When work is stressful, many of us don’t make downtime a priority. Taking a break or having fun feels like something we can’t afford — and hobbies, exercise, and social activities often fall to the bottom of our list.
But new research might make you think differently about your time spent outside of work, as well as how it influences your productivity.
A study published in the Journal of Applied Psychology explored how different types of evening activities affect our feelings and behavior at work the next day. Researchers asked 183 full-time employees from a range of IT and telecommunications companies in China to complete questionnaires three times a day for 10 workdays. In the morning, they reported how they were feeling. In the afternoon, they were surveyed about their proactive behavior — self-initiated, future-oriented actions to take control of situations and create change in the workplace, such as coordinating among departments, presenting information to colleagues, designing new procedures, or helping to set targets.
At the end of the day, they reported on their experiences after work. The employees rated whether their evening activities gave them a sense of mastery, like engaging in sports, learning a new language, or volunteering. They also rated how relaxed they felt, and how much they were able to mentally and physically detach from work.
The results showed that experiences of mastery in the evening made employees feel more motivated to make a change the next morning as well as more capable. They also reported feeling more enthusiastic, excited, inspired, and joyful, feelings that can increase our willingness to challenge the status quo and take control of work situations.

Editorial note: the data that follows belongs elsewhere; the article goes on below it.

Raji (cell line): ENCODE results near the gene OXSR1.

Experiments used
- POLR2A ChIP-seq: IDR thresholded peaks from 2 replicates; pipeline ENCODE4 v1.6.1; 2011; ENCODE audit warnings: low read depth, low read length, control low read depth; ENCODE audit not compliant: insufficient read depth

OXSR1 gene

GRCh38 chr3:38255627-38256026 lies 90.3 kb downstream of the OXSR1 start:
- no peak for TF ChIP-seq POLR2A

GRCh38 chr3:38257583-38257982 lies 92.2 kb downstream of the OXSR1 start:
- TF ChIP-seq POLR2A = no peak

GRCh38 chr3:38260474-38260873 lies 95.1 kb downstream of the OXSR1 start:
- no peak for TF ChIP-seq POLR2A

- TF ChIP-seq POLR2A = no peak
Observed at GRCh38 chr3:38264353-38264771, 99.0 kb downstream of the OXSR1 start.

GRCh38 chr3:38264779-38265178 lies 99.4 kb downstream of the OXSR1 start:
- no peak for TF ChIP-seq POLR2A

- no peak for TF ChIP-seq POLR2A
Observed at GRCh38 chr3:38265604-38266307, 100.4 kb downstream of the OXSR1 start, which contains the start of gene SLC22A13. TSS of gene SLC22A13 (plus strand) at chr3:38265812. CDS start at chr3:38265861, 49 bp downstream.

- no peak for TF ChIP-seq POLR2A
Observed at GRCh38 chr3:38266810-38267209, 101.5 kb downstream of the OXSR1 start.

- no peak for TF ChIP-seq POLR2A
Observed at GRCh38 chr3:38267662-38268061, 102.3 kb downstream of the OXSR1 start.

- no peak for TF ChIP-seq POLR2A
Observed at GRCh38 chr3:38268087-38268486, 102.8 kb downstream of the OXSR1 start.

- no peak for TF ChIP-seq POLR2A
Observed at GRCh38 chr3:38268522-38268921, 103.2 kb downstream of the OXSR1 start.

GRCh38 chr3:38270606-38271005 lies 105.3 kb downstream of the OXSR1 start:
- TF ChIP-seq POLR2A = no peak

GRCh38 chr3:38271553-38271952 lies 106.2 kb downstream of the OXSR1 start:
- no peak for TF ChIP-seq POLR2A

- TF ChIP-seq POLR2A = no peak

In contrast, relaxing and physically and mentally distancing themselves from work didn’t result in the same benefits. However, these kinds of experiences — like meditation, muscle relaxation, or listening to music — did make people feel more relaxed and at ease.
The study also found another aspect of leisure that led people to be proactive the next day at work: simply having the freedom to choose for themselves how to spend their time (especially if it included experiences of mastery). This gave employees a sense of personal control, which in turn made them feel like more competent initiative-takers the next day. People who have lots of external obligations — for example, to care for kids or do chores — might not feel this way.
This study illustrates the benefits of resting after work — but not by sitting in front of a screen or otherwise being inactive. Instead, if you want to be a go-getter at your job, think about resuming a hobby or finding a new one; learn that language, sport, art, or instrument that you never felt you had the time or energy to prioritize. Alternatively, you could volunteer for a project that inspires and challenges you. (This might not only help others and make you a better employee, but also increase your own well-being and even your lifespan.)
If you’re a manager or supervisor, encouraging your employees to spend their leisure time wisely can help you build a more engaged and self-directed workforce. The researchers of the study recommend that companies provide workshops or seminars to educate employees about the importance of recovery.
This study makes me want to use my rock-climbing membership for the first time. What will you do when you finish work today?
About the author: Selma A. Quist-Møller is a researcher, writer, speaker, and graduate student in psychology at UC Berkeley and Copenhagen University. She is currently doing research on empathy, mindfulness, and self-compassion at UC Berkeley.